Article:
Call him “Humble Harri.”
Florida Panthers coach Bob Boughner recently credited goalie Harri Sateri with saving the franchise’s season.
“I feel really good about [Boughner’s comment],” Sateri said. “I don’t know if I saved the season, but hopefully I helped them with those three wins.”
That’s typical humility for Sateri, a native of Finland who actually won four games in a row. Sateri allowed just six goals in those four games, igniting a Panthers run toward a potential playoff spot, a 17-5-1 spurt in the first 23 games since Jan. 30.
Sateri’s last game with the Panthers was Feb. 9. With starter Roberto Luongo and backup James Reimer now healthy, Sateri is back with the Panthers’ minor-league affiliate, the AHL’s Springfield Thunderbirds.
Springfield coach Geordie Kinnear said he has the “utmost respect” for Sateri.
“He’s the type of determined person you want around you,” Kinnear said. “I’ve been in the American Hockey League a long time, and I’ve seen a lot of guys give up. ‘It’s not meant to be.’ But Harri has kept going.”
Sateri was just 18 in 2008 when he was drafted in the fourth round by the San Jose Sharks, just 13 selections after the Washington Capitals selected star goalie Braden Holtby. However, Sateri never played for the Sharks. He spent four years in the AHL, playing for the Sharks’ affiliate, and three more in Russia’s KHL.
On July 1, 2017, the Panthers signed him as goalie insurance they hoped they’d never need, stashing him back in the AHL.
But on Jan. 2, 2018, four days after his 28th birthday, Sateri made his NHL debut with the Panthers, entering the game in the second period in relief of Reimer. Sateri allowed one goal on 14 Minnesota Wild shots, and his NHL career was finally underway.
Sateri’s four-game winning streak stretched from Jan. 30 to Feb. 6, defeating the New York Islanders and Buffalo Sabres on the road and then the Detroit Red Wings and Vancouver Canucks at home.
It was a culmination of a vision he said started having when he was just three years old, watching NHL highlight shows every Sunday back in Finland. Goalie was always his position, and now here he was, stopping NHL shooters in their tracks.
“My family was proud of me, and I was proud of myself, too,” Sateri said. “I had been dreaming about this since I was a little boy, playing in the NHL and getting wins.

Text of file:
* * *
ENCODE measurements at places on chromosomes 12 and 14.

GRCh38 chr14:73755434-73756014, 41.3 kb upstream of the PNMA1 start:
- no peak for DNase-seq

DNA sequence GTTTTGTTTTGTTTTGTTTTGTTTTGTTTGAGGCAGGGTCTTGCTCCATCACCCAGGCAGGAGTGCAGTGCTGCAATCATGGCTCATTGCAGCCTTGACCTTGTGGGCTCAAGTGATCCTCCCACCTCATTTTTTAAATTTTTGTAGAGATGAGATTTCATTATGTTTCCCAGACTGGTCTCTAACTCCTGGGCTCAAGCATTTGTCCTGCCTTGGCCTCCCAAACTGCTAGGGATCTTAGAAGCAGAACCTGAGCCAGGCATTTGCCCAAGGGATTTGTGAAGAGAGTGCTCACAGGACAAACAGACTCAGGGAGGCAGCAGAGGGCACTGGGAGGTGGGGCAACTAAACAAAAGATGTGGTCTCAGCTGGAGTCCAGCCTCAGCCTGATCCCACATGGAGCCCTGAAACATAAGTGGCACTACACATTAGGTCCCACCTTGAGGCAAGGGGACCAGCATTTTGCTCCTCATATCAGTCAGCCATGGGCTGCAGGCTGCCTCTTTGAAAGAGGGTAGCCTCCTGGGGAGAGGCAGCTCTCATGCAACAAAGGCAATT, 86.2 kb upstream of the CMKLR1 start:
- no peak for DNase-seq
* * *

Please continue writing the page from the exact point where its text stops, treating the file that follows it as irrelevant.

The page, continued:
“I tried to focus on my job, but I also kind of enjoyed it. I always taught myself that this is my dream, and I need to enjoy it.”
A 6-1, 205-pounder, Sateri describes himself as a “pretty modern butterfly” styled goalie.
“I’m not as big as the biggest guys in the NHL,” he said, “so I have to move a little more.”
Like many goalies, Sateri said he likes to get a fairly heavy amount of shots because that keeps him in the game mentally as opposed to long lulls and then a sudden flurry.
As of the start of this week, his numbers with the Panthers fit in comfortably between Luongo and Reimer.
In nine NHL games, including seven starts, Sateri had a .911 save percentage, 2.92 goals-against average, .571 quality-start percentage and zero RBS (really bad starts).
Reimer’s numbers: .910 save percentage; 3.06 GAA; .486 quality-start percentage; and 7 RBS.
For Luongo, it’s a .928 save percentage; 2.53 GAA, .679 quality starts; and 3 RBS.
Kinnear, the AHL coach, said Sateri started slowly with Springfield this season.
“But he never stopped believing,” Kinnear said. “He never gives up on a shot. When he’s at his best, he’s aggressive. He’s a fighter.
“There will be two or three chances, and yet he’s always competing. You think the puck is going into the net, and he comes up with a ‘Grade A’ save. He loves being in the net, and he has laser focus.”
As good as Sateri was for the Panthers this season, he is a free agent this summer and is unlikely to return because Luongo and Reimer are still under contract.
“It would be awesome if I’m back with Florida,” Sateri said. “But my goal is to get a regular job in the NHL.”
Gone from the Panthers this summer? Perhaps, but he shouldn’t be forgotten.